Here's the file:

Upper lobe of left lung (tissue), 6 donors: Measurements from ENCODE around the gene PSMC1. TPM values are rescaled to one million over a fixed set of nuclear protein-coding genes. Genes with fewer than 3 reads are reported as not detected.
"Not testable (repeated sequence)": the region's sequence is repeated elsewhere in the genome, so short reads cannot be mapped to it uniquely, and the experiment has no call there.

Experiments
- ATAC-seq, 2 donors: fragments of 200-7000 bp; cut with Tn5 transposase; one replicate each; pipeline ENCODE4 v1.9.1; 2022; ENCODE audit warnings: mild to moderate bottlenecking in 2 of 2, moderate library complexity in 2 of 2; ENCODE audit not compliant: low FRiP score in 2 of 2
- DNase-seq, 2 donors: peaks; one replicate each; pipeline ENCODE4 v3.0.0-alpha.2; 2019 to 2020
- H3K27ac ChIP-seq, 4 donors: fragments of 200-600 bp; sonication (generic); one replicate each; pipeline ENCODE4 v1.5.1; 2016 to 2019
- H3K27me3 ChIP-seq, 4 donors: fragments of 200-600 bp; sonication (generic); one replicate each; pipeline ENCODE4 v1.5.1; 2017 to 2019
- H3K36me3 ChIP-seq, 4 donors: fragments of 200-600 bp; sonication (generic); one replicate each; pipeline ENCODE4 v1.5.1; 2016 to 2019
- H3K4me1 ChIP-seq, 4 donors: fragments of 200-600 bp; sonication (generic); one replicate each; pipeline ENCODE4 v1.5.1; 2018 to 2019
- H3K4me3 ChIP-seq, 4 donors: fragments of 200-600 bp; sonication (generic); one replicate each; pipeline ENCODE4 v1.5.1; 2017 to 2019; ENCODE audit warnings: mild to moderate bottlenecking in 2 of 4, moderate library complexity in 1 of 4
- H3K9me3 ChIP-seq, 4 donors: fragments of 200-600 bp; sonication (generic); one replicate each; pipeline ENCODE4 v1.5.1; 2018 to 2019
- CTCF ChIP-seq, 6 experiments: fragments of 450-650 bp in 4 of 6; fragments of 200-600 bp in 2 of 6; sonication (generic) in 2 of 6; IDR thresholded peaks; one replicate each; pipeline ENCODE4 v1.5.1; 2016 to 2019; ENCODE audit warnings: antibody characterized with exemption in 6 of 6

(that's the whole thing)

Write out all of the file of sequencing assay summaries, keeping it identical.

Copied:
Upper lobe of left lung (tissue), 6 donors: Measurements from ENCODE around the gene PSMC1. TPM values are rescaled to one million over a fixed set of nuclear protein-coding genes. Genes with fewer than 3 reads are reported as not detected.
"Not testable (repeated sequence)": the region's sequence is repeated elsewhere in the genome, so short reads cannot be mapped to it uniquely, and the experiment has no call there.

Experiments
- ATAC-seq, 2 donors: fragments of 200-7000 bp; cut with Tn5 transposase; one replicate each; pipeline ENCODE4 v1.9.1; 2022; ENCODE audit warnings: mild to moderate bottlenecking in 2 of 2, moderate library complexity in 2 of 2; ENCODE audit not compliant: low FRiP score in 2 of 2
- DNase-seq, 2 donors: peaks; one replicate each; pipeline ENCODE4 v3.0.0-alpha.2; 2019 to 2020
- H3K27ac ChIP-seq, 4 donors: fragments of 200-600 bp; sonication (generic); one replicate each; pipeline ENCODE4 v1.5.1; 2016 to 2019
- H3K27me3 ChIP-seq, 4 donors: fragments of 200-600 bp; sonication (generic); one replicate each; pipeline ENCODE4 v1.5.1; 2017 to 2019
- H3K36me3 ChIP-seq, 4 donors: fragments of 200-600 bp; sonication (generic); one replicate each; pipeline ENCODE4 v1.5.1; 2016 to 2019
- H3K4me1 ChIP-seq, 4 donors: fragments of 200-600 bp; sonication (generic); one replicate each; pipeline ENCODE4 v1.5.1; 2018 to 2019
- H3K4me3 ChIP-seq, 4 donors: fragments of 200-600 bp; sonication (generic); one replicate each; pipeline ENCODE4 v1.5.1; 2017 to 2019; ENCODE audit warnings: mild to moderate bottlenecking in 2 of 4, moderate library complexity in 1 of 4
- H3K9me3 ChIP-seq, 4 donors: fragments of 200-600 bp; sonication (generic); one replicate each; pipeline ENCODE4 v1.5.1; 2018 to 2019
- CTCF ChIP-seq, 6 experiments: fragments of 450-650 bp in 4 of 6; fragments of 200-600 bp in 2 of 6; sonication (generic) in 2 of 6; IDR thresholded peaks; one replicate each; pipeline ENCODE4 v1.5.1; 2016 to 2019; ENCODE audit warnings: antibody characterized with exemption in 6 of 6